According to Relational Social Work, mutual/self-help groups are specific coping networks that are founded on the reciprocity principle. Self-help/mutual-aid groups bring into light the experiential knowledge of people in trouble so that it can be useful in improving local communities and social services and in increasing practitioner expertise. Moreover, they represent a type of sustainable social work by reproducing and increasing social capital, as indicated by significant research results. In Relational Social Work, these strengths are considered so valuable that Relational Social Work is designed to «enact» them not only in the groups but also at the case and community levels. This article explains how Relational Social Work has established theoretical principles and practical suggestions — based on the specific characteristics and dynamics of mutual/self-help groups analysed in social work literature — that all social workers, even those who are not working in a self-help organization, can apply. It then highlights the lessons that mutual/self-help groups can offer to the field of social work, and, in parallel, how Relational Social Work’s theoretical framework can provide a better understanding of the unique characteristics of mutual/self-help groups.
Mutual/Self-Help Groups – Relational Social Work – Experiential Knowledge – Relational Guide.
Social work has a long and varied tradition of research and practice regarding work with groups; nevertheless, mutual/self-help groups are still defined with different expressions and according to parameters that are not entirely uniform.
In general, theoretical reflection and research about social work with groups — including mutual/self-help groups — seems to stand somewhat alone in the overall picture of the social work discipline. The social work literature that has been published in English includes a number of studies of mutual/self-help groups, but they are primarily published in journals that are specifically dedicated to groupwork; little or nothing has appeared in European, American, and Australian generalist publications. Ward (2009) notes that, overall, the British literature on groupwork «must seem remote to social work students and social workers in statutory settings» (p. 115). To give another example: in a text as dense and important as the SAGE Handbook of Social Work (Gray, Midgley & Webb, 2012) there is no chapter devoted to social work with groups, while various chapters deal with perspectives of and practices at the case and community levels.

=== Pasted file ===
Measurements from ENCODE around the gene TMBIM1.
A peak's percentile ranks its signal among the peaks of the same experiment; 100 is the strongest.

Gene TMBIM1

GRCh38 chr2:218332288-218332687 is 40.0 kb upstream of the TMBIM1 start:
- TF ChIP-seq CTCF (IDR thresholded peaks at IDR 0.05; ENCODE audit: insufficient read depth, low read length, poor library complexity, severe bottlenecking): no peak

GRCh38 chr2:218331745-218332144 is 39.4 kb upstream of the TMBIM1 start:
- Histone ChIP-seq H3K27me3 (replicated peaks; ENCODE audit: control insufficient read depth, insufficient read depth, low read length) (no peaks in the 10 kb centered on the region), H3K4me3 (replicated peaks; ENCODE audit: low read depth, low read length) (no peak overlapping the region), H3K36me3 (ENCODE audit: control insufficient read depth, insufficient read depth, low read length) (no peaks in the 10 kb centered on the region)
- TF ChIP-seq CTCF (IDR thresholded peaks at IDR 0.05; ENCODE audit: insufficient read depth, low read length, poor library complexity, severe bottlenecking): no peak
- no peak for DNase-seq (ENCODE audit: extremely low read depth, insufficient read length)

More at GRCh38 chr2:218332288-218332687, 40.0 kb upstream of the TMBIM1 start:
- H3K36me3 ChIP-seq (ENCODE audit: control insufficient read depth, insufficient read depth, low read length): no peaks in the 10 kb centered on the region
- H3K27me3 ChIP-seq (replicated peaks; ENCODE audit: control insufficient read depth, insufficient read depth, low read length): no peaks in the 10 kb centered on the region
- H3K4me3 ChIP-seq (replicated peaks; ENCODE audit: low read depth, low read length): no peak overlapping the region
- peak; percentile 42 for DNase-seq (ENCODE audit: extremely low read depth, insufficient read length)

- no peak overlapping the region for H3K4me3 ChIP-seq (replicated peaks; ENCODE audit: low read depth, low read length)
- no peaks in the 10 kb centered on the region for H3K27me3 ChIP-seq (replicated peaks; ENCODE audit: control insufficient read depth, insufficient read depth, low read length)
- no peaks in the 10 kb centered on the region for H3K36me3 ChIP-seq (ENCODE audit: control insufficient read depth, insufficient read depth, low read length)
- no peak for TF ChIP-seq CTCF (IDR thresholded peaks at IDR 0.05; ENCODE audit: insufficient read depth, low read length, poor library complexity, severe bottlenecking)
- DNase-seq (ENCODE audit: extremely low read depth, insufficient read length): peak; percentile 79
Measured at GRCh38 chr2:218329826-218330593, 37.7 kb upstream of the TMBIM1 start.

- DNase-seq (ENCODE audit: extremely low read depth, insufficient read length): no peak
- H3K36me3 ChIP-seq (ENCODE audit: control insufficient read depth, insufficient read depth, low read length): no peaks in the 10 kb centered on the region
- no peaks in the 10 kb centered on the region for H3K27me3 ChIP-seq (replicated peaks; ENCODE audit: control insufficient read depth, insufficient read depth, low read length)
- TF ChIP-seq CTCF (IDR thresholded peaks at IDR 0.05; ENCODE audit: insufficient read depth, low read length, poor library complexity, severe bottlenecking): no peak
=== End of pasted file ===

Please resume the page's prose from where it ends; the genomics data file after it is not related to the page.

The marginal position occupied by mutual/self-help groups in academic social work — and probably even in professional practices — may seem surprising given that mutual/self-help groups are widespread in many countries (see for instance Humphreys, 2003; Pistrang, Barker & Humphreys, 2008; Flora, Raftopoulos & Pontikes 2010; Anglen, Hedlund & Landstad, 2011; NAKOS, 2013) and because they address typical problems encountered in social work, such as grief and bereavement, difficult parenting, addictions, eating disorders, mental health problems, and the psychological and social effects of physical illness (Wituk et al., 2000).
Relational Social Work (RSW) (Folgheraiter 2007; 2011) offers a perspective that highlights the special features and strengths of mutual/self-help groups. In RSW, these strengths are considered so valuable that RSW is designed to «enact» them not only in the groups but also at the case and community levels.
RSW is a practice paradigm in which practitioners identify and resolve problems by facilitating coping networks, which are conceived as a set of relationships among people interested in a common aim. The RSW central idea is that change emerges from a reciprocal aid, both among people in difficult circumstances and their family members, friends and neighbours, and between the network and the social worker.
The social worker helps the network to develop reflexivity and improve its ability to enhance welfare, and, in turn, the network helps the social worker to better understand how he or she can support it (Folgheraiter & Raineri, 2012). Given that help is constructed through the relationship between practitioners and coping social networks, and that the contribution of those directly concerned is essential to that construction, RSW is connected with constructive social work (Parton & O’Byrne, 2001), anti-oppressive social work (Dominelli, 2002; 2012) and anti-discriminatory social work (Thompson, 2006; 2011).